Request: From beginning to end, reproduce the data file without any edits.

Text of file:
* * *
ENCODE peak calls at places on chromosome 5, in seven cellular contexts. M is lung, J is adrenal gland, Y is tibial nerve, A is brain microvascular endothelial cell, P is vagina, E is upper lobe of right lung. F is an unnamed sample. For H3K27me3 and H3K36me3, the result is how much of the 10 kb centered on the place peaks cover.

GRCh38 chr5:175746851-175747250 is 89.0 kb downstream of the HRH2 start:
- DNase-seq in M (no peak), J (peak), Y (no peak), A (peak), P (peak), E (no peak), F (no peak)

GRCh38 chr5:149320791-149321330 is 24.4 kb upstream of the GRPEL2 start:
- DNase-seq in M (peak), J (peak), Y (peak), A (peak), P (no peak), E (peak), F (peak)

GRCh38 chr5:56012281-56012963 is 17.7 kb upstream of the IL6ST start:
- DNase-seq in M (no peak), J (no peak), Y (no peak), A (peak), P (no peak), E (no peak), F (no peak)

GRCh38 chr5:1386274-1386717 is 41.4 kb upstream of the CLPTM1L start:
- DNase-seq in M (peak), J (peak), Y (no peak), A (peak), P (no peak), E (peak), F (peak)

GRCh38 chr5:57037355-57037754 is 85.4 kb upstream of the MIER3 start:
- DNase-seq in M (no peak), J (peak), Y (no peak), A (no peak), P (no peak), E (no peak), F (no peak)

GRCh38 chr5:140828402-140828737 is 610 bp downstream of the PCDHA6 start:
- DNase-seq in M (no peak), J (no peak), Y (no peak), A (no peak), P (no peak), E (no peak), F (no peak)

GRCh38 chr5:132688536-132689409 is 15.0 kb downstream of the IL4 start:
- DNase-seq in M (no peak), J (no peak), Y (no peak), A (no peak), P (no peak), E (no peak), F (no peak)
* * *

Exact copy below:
ENCODE peak calls at places on chromosome 5, in seven cellular contexts. M is lung, J is adrenal gland, Y is tibial nerve, A is brain microvascular endothelial cell, P is vagina, E is upper lobe of right lung. F is an unnamed sample. For H3K27me3 and H3K36me3, the result is how much of the 10 kb centered on the place peaks cover.

GRCh38 chr5:175746851-175747250 is 89.0 kb downstream of the HRH2 start:
- DNase-seq in M (no peak), J (peak), Y (no peak), A (peak), P (peak), E (no peak), F (no peak)

GRCh38 chr5:149320791-149321330 is 24.4 kb upstream of the GRPEL2 start:
- DNase-seq in M (peak), J (peak), Y (peak), A (peak), P (no peak), E (peak), F (peak)

GRCh38 chr5:56012281-56012963 is 17.7 kb upstream of the IL6ST start:
- DNase-seq in M (no peak), J (no peak), Y (no peak), A (peak), P (no peak), E (no peak), F (no peak)

GRCh38 chr5:1386274-1386717 is 41.4 kb upstream of the CLPTM1L start:
- DNase-seq in M (peak), J (peak), Y (no peak), A (peak), P (no peak), E (peak), F (peak)

GRCh38 chr5:57037355-57037754 is 85.4 kb upstream of the MIER3 start:
- DNase-seq in M (no peak), J (peak), Y (no peak), A (no peak), P (no peak), E (no peak), F (no peak)

GRCh38 chr5:140828402-140828737 is 610 bp downstream of the PCDHA6 start:
- DNase-seq in M (no peak), J (no peak), Y (no peak), A (no peak), P (no peak), E (no peak), F (no peak)

GRCh38 chr5:132688536-132689409 is 15.0 kb downstream of the IL4 start:
- DNase-seq in M (no peak), J (no peak), Y (no peak), A (no peak), P (no peak), E (no peak), F (no peak)